Joseph Frederick Wallet DesBarres. "A Chart of Delawar [sic] River from Bombay Hook to Ridley Creek, with soundings &c. taken by Lt. Knight of the Navy . . ." with a second panel entitled "A Plan of Delawar [sic] River from Chester to Philadelphia. Shewing the Situation of His Majesty's Ships &c on the 15th. Novr. 1777 surveyed and sounded by Lieutenant John Hunter of the Navy." Prepared for The Atlantic Neptune. London: Lords Commissioners of the Admiralty, 1 June 1779. Etching. 30 1/4 x 21 7/8. Nebenzahl, 136. Sellers & VanEa, 1370; National Maritime Museum Cat.: 320: 130-31; Snyder, 85. This later and mostly complete state has the advantage of showing soundings plus shading to render topography and town plans.
After the French & Indian War, the job of surveying and mapping the American coastline fell upon J.F.W. DesBarres, who had commanded the mapping of the coasts of present-day eastern Canada. The resulting atlas, The Atlantic Neptune, was called by A.P. Loring, "the first great marine atlas of the eastern seaboard." Loring quotes Obadiah Rich who called it, "the most splendid collection of charts, plans and views ever published." This is an excellent example of the maps from this important atlas.
It is a chart of the Delaware River to as far as Philadelphia in two panels. As stated on the chart, it was "Composed and Published for the use of Pilotage by J.F.W. DesBarres Esqr," so the focus of detail is on the nature of the river itself. The coastline, mouths of creeks, shoals and sand bars, and soundings are shown with careful precision, and rhumb lines are used to help with navigation of a ship up this relatively narrow river. Inland information is sparse because it is limited to that which was visible sight from navigable waters. An occasional higher elevation is shown and a basic town plans for New Castle, Chester, and Philadelphia are present. Conventional symbols for swamps and waterways are shown for as much as a few miles inland in places. In the inset map showing from Chester to Philadelphia shows the situation of the British ships off Philadelphia in mid-November, 1777. $7,500
"Map of Hudson's River, with the adjacent Country." From Gentleman's Magazine. London: David Henry & Francis Newbery, January, 1778. 11 5/8 x 8 3/8. Engraving. 3/8-1/2 horizontal loss of map expertly filled and in-painted. Else, good condition. $225
Beginning in 1731, monthly news magazines made their appearance in Britain. One of their most popular, and historically important, features was the inclusion of prints and maps to accompany their articles. During the American Revolution, these magazines issued a large number of maps in response to the great interest in the turbulent events in the colonies. This map, issued at the beginning of 1778, shows the region of most of the activity in the war during 1777. This map would undoubtedly have been studied avidly by its readers.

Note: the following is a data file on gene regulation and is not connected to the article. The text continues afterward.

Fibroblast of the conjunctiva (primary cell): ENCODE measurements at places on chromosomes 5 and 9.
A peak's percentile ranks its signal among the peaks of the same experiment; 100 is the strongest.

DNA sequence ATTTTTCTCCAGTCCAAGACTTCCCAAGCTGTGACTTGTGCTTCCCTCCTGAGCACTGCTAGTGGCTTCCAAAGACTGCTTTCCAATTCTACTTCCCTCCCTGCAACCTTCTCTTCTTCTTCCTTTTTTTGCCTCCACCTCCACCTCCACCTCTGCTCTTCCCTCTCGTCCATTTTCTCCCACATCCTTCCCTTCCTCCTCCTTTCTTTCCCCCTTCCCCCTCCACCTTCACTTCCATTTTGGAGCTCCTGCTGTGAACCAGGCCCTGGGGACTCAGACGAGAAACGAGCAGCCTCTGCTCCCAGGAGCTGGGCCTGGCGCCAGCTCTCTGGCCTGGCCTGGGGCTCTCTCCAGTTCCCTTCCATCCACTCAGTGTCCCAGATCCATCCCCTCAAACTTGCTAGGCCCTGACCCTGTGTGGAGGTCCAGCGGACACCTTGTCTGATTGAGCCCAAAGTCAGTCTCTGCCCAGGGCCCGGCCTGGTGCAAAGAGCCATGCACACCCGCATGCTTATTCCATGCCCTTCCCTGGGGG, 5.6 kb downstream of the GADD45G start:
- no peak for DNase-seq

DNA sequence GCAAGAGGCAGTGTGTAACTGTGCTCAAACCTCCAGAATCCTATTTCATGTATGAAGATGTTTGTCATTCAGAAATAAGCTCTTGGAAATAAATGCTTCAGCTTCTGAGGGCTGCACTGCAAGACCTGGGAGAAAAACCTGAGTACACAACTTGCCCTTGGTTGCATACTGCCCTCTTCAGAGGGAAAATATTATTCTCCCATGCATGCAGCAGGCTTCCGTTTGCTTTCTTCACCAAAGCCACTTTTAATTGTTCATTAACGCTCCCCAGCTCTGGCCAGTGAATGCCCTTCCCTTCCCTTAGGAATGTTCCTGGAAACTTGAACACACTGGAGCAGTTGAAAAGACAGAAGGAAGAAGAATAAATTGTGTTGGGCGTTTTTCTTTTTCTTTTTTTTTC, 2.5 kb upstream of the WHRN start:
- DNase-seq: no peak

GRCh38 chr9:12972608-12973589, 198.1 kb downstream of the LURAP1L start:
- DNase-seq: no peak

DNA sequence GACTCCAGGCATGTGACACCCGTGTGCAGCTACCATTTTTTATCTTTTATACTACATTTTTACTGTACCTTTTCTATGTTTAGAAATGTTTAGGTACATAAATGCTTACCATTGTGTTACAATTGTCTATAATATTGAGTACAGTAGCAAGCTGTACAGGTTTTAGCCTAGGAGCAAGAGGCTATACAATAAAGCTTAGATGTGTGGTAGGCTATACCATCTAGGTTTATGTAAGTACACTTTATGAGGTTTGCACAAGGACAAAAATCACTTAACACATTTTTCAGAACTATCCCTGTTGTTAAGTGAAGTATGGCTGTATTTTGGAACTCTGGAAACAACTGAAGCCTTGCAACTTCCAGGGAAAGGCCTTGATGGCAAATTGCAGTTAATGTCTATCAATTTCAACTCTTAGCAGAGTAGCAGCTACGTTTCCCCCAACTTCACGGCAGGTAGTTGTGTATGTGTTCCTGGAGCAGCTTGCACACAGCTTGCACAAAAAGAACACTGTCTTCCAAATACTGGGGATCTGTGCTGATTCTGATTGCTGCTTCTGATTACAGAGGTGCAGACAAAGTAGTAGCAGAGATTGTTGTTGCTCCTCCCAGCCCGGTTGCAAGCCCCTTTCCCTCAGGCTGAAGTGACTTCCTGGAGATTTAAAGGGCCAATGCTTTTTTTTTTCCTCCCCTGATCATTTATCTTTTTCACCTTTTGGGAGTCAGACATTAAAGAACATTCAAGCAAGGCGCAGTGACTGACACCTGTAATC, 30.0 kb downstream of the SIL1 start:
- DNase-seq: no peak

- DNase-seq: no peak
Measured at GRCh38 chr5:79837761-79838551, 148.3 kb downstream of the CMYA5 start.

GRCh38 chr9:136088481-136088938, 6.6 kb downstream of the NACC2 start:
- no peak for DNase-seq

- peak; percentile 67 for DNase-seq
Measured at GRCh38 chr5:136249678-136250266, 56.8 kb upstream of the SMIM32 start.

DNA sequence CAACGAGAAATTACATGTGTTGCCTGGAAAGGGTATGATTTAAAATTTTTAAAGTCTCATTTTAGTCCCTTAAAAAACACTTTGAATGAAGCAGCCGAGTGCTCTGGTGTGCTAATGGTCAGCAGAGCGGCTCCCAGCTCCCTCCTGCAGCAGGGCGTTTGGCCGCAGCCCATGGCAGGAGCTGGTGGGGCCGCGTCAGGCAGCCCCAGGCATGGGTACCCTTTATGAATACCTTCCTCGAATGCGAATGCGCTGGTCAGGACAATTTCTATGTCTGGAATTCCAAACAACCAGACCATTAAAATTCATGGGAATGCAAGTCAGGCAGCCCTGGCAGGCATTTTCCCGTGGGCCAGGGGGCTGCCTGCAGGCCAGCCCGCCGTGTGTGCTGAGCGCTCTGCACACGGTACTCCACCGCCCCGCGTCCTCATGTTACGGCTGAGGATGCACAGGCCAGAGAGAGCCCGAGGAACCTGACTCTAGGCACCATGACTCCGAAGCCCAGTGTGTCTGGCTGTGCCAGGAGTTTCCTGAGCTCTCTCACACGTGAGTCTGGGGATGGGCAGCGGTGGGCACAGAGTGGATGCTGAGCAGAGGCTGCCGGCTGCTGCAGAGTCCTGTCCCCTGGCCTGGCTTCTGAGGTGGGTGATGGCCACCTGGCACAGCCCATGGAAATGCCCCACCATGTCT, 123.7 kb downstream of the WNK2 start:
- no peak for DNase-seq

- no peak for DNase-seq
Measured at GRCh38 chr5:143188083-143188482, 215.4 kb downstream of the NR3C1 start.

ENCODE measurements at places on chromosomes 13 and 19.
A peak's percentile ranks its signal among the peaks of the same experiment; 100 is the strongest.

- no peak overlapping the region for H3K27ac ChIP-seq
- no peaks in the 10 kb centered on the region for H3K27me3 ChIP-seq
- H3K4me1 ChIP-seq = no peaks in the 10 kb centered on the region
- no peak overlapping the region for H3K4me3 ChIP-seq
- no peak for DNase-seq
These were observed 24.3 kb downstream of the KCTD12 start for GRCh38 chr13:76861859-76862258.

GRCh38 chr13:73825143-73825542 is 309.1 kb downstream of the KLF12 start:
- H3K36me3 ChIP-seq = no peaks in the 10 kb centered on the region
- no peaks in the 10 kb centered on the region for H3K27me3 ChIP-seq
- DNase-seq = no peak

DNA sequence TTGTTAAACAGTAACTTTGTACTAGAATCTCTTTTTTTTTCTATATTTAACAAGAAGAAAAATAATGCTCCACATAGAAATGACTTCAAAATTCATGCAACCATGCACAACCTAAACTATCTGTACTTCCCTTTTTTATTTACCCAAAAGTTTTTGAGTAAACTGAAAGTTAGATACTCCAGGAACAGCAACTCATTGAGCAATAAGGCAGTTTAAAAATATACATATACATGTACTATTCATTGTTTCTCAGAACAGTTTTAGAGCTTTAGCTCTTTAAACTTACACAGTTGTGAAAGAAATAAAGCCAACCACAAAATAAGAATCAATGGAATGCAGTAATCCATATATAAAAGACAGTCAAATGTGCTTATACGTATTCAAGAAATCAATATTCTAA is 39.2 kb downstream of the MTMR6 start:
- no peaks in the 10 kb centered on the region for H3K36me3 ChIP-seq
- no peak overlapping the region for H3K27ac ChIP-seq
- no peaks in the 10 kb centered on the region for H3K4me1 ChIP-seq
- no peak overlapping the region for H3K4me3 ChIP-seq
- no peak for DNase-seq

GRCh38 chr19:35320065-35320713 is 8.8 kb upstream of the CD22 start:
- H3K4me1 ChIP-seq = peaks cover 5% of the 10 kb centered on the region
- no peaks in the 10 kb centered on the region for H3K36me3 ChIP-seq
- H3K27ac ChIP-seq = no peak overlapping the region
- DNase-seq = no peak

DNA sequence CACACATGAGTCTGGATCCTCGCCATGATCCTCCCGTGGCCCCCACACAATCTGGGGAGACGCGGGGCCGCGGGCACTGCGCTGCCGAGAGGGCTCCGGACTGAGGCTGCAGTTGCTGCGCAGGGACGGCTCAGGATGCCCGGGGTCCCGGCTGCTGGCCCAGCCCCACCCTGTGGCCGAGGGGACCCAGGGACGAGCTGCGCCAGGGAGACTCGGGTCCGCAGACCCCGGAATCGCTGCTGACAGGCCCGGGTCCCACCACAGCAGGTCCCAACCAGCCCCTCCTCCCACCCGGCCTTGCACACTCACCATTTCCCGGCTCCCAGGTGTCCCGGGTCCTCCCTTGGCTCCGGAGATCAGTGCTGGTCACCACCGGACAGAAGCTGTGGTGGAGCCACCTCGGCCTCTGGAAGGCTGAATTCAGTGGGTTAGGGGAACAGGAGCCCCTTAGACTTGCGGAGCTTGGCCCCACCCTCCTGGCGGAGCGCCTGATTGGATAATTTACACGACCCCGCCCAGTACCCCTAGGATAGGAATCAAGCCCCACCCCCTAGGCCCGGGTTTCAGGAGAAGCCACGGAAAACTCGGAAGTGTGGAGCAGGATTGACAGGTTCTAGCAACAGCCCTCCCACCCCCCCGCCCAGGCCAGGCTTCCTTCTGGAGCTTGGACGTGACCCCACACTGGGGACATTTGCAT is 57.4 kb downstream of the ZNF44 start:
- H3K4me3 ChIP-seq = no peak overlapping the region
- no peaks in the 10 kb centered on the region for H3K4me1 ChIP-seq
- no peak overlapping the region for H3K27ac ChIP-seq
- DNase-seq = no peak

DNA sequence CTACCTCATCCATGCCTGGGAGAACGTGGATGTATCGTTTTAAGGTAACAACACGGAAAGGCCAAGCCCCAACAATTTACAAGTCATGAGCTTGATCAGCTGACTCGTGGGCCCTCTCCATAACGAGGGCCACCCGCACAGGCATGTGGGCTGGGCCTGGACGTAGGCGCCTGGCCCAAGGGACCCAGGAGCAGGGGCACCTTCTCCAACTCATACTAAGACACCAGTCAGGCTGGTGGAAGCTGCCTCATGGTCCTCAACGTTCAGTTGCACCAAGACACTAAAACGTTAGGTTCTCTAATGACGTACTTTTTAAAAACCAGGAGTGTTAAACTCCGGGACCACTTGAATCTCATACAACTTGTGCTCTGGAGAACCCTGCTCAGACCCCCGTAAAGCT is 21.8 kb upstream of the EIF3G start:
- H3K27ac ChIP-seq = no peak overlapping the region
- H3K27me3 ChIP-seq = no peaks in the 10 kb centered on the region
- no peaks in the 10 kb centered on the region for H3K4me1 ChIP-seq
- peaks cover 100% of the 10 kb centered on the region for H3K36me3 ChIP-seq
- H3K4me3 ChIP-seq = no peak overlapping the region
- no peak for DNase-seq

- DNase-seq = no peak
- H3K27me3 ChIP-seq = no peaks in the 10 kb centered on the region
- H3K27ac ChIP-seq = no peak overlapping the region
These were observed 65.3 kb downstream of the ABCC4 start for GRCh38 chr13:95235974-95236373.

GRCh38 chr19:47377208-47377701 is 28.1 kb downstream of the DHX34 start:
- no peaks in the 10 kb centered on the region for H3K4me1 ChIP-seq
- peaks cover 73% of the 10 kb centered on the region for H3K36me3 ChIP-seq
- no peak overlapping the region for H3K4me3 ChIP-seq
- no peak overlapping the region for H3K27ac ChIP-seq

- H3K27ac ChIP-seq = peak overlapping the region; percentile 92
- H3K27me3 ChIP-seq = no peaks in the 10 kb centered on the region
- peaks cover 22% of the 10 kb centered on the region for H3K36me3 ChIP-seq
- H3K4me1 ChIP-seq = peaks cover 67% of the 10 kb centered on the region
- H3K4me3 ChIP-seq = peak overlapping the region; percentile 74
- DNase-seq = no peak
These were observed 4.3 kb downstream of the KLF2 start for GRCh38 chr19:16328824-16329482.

The area shown extends as far south as Philadelphia, to which Howe had moved in 1777, and as far north as Fort Ticonderoga, where Burgoyne had made a deceptively promising start to his great campaign down the Hudson from Canada. The Mohawk River is shown, down which a British support wing had attempted and failed to link up with Burgoyne. Of particular note is the insertion of a caption stating "Scene of Action on the Surrender," at Saratoga where Burgoyne's campaign came to its disastrous end. The map shows good information of towns, rivers, lakes, and other such features. This map would have fascinated the eighteenth century reader separated from the events of the conflict by many miles. So too this map fascinates the modern reader similarly separated from the events, though by many years rather than miles.
Anon. "Principal Events in the life of George Washington in this States that lie between the Hudson and Savannah." New York: General Drafting Company, ca. 1932. 26 x 17 1/2. Color lithograph. With folds as issued. Paper loss in lower left hand margin corner, not affecting image. Else, fine condition.
A detailed pictorial map associated with the important events and sites in the life of George Washington. This map was produced by the General Drafting Company and distributed by Standard Oil to its customers for the 200th anniversary of George Washington's birth. $150
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